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Thread: First cook: double doggie damper deflector

  1. #1
    New Member
    Join Date
    Jul 2019
    Location
    Sydney, Australia
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    8

    Cool First cook: double doggie damper deflector

    Got to try my first cook today on my WSM 18.5" with the HeaterMeter and Adapt-a-Damper. Just did a batch of chicken wings as a quick and easy test of everything, and it went well.

    I had some dramas building my HeaterMeter (see previous thread: https://tvwbb.com/showthread.php?783...3-LCD-problems), however the temporary LCD was more than fine to do a cook. I printed an Adapt-a-Damper earlier this weekend, and connected it up with the dog bowl method - however I used a second dog bowl, cut in half, on the inside as a deflector - hence "Double Doggie Damper Deflector"

    Deflector:


    Being in Australia I look at the largely US centric posts with jealousy - seems like it's easier to get your hands on some much easier to work with connectors for the damper. I had to make do with what I could get from Bunnings (kinda like Home Depot). I used some galvanised plumbing fittings, and did up my own version of the adapter part of the Adapt-a-Damper for the 1" BSP thread.


    .. all that's missing is printing the box to put in the keystone jack + cables. While it might not look like the threads are tight, they are (at least hand tight). I could tighten that collar and double-adapter a bit more with a pipe wrench as I guess it shouldn't need to move, but for now I left things easily to disassemble just in case.

    The only issue I had was the galvanised pipe fittings aren't designed to screw all the way down (the thread narrows or whatever the technical term is), so instead I have a shim cut from a piece of steel tubing inside the dogbowl to ensure the collar fitting on the outside is tight against the bowl (didn't get a photo of that part). In retrospect I could've just printed a collar to go on the outside, but I was worried about heat - turns out that part of the damper assembly doesn't warm up at all (even the dog bowl measured just above ambient with my infrared thermometer).

    A nice property of using the galvanised fittings is there's an end cap, so when the cook is done I can unscrew the damper and pop on the endcap to allow the coals to extinguish without needing to remove the whole assembly from the smoker:



    Anyway, the temperature control went mostly well:



    I haven't touched the PID settings at all, I have the max fan output set to 40% - using the "stock" Delta blower.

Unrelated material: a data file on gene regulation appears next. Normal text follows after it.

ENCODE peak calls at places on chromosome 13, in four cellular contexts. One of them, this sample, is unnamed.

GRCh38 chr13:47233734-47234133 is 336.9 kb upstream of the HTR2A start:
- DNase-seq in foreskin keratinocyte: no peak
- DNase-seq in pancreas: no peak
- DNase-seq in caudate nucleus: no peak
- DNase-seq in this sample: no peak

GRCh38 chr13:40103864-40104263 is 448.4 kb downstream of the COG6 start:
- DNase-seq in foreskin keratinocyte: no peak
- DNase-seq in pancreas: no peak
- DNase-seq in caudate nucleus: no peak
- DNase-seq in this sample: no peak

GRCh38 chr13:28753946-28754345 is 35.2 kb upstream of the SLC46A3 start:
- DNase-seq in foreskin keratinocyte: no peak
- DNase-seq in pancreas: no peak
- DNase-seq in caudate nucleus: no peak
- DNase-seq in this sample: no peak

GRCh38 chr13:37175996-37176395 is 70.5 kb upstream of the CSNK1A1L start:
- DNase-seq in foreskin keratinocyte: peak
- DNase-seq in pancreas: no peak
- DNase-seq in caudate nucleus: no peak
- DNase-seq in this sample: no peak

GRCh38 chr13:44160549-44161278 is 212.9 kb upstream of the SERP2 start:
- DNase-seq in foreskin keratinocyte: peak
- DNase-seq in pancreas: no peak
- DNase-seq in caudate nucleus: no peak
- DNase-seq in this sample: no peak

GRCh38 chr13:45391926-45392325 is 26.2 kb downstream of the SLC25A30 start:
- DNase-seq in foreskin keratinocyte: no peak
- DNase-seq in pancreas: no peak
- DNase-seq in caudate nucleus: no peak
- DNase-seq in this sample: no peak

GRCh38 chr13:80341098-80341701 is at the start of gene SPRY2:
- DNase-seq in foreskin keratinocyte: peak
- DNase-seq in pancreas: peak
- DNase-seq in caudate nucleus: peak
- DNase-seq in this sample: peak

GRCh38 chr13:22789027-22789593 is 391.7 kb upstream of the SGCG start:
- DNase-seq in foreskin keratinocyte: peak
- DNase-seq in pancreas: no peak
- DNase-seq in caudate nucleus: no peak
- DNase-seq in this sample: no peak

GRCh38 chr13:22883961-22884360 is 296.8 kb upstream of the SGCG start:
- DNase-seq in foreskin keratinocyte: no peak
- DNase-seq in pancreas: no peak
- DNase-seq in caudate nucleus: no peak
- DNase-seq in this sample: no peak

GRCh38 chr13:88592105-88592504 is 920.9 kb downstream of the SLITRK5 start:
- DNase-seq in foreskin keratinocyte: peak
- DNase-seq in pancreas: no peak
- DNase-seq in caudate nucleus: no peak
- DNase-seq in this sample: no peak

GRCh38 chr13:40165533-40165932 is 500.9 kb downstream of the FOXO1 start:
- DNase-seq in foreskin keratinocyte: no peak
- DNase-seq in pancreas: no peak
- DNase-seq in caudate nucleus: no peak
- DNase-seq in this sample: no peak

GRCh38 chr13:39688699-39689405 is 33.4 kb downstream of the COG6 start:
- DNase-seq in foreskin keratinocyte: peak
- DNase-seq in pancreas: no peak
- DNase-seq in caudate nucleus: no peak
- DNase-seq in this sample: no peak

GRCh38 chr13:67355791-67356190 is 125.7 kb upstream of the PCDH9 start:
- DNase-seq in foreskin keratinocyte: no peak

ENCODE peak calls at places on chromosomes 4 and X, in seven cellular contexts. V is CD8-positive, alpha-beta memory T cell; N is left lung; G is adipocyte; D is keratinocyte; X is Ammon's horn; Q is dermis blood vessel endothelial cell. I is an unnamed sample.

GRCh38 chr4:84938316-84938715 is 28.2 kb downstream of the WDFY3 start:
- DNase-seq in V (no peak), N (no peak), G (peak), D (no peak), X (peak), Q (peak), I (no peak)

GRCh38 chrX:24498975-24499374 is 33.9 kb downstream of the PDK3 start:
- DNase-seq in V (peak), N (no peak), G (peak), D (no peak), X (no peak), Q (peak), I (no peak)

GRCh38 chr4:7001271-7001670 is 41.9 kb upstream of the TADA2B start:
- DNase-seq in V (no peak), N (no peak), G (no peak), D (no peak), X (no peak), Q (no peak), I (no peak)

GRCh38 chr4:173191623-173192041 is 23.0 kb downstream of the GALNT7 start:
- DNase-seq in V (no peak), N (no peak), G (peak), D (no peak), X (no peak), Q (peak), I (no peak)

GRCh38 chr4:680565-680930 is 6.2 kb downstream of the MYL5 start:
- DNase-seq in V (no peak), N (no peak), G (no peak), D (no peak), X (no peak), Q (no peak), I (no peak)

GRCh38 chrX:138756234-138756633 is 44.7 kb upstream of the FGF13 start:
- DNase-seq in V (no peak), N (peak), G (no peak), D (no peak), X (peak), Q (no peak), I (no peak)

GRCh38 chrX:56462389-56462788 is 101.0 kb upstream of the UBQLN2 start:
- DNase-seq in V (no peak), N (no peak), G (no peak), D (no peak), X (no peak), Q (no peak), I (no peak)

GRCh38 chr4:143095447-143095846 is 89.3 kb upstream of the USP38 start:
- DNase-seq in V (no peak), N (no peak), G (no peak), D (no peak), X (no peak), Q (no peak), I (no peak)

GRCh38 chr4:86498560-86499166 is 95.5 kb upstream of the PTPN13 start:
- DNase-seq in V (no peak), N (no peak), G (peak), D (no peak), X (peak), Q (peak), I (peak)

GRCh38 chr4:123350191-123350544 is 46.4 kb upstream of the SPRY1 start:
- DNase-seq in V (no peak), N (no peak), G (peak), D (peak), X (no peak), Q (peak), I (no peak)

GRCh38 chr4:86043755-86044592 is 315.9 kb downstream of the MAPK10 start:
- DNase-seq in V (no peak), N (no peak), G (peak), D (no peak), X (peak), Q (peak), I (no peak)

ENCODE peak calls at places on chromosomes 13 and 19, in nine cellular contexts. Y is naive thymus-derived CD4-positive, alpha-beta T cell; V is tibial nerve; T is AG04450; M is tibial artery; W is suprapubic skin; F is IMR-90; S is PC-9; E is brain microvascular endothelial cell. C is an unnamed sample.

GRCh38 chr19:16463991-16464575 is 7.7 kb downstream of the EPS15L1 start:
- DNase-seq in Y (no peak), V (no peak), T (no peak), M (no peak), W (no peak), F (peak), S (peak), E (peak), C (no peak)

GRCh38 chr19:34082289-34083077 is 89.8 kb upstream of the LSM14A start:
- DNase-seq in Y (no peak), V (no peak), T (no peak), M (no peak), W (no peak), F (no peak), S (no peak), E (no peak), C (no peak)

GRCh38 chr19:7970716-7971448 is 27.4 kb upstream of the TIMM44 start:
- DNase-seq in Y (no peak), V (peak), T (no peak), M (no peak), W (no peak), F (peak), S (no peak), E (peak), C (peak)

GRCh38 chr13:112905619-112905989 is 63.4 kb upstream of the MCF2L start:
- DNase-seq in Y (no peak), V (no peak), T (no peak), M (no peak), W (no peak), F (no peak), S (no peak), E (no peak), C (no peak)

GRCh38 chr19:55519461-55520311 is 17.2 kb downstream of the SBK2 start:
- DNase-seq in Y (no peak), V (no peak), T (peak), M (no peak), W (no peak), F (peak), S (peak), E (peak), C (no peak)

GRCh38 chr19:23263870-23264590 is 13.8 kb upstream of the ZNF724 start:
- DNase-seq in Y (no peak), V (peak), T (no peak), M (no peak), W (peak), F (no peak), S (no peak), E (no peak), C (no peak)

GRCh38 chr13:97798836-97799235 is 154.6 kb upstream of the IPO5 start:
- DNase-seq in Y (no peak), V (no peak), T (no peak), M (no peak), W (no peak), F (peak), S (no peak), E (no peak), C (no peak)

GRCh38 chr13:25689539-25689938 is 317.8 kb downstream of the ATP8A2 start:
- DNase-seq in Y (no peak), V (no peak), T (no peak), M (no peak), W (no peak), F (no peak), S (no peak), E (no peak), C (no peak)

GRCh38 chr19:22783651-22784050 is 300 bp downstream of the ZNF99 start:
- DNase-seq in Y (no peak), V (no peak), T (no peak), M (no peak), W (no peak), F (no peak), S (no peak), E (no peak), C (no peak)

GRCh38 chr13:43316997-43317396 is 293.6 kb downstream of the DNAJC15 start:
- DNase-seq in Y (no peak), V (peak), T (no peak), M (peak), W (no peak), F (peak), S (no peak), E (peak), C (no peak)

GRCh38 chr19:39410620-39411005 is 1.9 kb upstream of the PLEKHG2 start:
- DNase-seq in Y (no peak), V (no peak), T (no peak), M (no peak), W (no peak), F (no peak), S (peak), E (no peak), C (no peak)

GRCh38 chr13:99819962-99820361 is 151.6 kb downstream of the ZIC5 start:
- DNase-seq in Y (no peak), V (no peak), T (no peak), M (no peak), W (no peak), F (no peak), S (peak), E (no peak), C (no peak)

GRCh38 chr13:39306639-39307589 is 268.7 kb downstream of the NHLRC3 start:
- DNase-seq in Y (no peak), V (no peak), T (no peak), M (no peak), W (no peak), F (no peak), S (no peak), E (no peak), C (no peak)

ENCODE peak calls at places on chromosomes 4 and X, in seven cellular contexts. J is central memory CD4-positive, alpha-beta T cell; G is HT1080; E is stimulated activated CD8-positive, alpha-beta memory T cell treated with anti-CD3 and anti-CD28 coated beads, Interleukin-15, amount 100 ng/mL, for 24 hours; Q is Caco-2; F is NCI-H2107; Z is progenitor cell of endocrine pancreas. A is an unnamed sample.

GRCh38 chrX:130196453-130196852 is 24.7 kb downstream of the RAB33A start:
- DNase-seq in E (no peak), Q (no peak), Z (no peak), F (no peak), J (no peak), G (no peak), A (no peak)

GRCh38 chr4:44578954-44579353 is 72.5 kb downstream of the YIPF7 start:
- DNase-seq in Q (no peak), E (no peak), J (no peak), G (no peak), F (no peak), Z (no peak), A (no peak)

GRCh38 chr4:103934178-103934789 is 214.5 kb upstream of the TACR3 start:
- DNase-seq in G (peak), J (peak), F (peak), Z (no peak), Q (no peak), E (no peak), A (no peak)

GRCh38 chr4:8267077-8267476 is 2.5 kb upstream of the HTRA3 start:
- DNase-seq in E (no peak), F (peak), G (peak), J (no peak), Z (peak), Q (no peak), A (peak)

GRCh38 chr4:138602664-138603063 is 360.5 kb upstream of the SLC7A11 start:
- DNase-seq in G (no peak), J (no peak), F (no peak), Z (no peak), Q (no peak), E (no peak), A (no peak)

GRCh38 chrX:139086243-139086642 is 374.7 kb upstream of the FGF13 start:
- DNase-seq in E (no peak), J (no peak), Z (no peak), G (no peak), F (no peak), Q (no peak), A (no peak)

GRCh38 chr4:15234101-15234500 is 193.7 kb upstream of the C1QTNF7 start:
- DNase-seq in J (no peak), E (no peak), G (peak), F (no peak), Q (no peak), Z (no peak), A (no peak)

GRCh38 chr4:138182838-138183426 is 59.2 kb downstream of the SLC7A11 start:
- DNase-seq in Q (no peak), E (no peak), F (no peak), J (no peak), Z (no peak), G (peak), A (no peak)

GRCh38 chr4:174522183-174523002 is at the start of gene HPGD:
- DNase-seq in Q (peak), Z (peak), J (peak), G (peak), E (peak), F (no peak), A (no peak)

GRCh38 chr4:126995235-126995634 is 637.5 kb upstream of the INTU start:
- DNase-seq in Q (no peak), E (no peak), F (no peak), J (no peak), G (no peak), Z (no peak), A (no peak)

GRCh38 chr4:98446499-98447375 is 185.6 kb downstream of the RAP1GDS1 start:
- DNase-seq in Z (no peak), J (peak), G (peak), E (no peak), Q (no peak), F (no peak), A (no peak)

I ran it at 250F for the first part of the cook, then I dropped it to 225F just to see whether it could - worked a treat (accidentally have the popup over the screenshot for that part). The only weirdness I had was after some fiddling near the end it started oscillating a lot more (you can see after the lid off event at ~16:00). I was showing my dad something and I either twisted the damper in a way that caused the Weber damper to close up a bit, or either that it was something about the way the fuel was burning. When I finished the cook the fuel looked like this:



    .. I started with lit briquettes in the middle, and only a half full charcoal basket - you can see it was burning "away" from the deflector. I threw a few mesquite wood chunks in when I put the chicken wings on. I don't know how it would've proceeded if I'd kept the cook going, whether it would've made it's way back around, or struggled because of something about the deflector setup. Either that or I need to change my PID settings - any tips would be appreciated!

    Ideally I'd be able to use more than one bolt to hold it together so it can't twist, but with the position of the Weber openings it's not really possible - all the other holes clash with the pipe fitting in the outer dog bowl. Will just need to take care to ensure the original damper stays open.

    It was only 2.5h from when I put the handful of lit briquettes in to when I pulled the wings out and shut down the temperature control, so not really a long cook, but at least a reasonable test.

    In any case, the result was delicious:



    Next time I'll try a longer cook, a pork butt or something - iron out any kinks and work my way up to that 16 hour brisket.

  2. #2
    TVWBB Pro
    Join Date
    Aug 2018
    Location
    Massachusetts
    Posts
    542
    Nice work! Those wings look great! The end cap is a nice idea!

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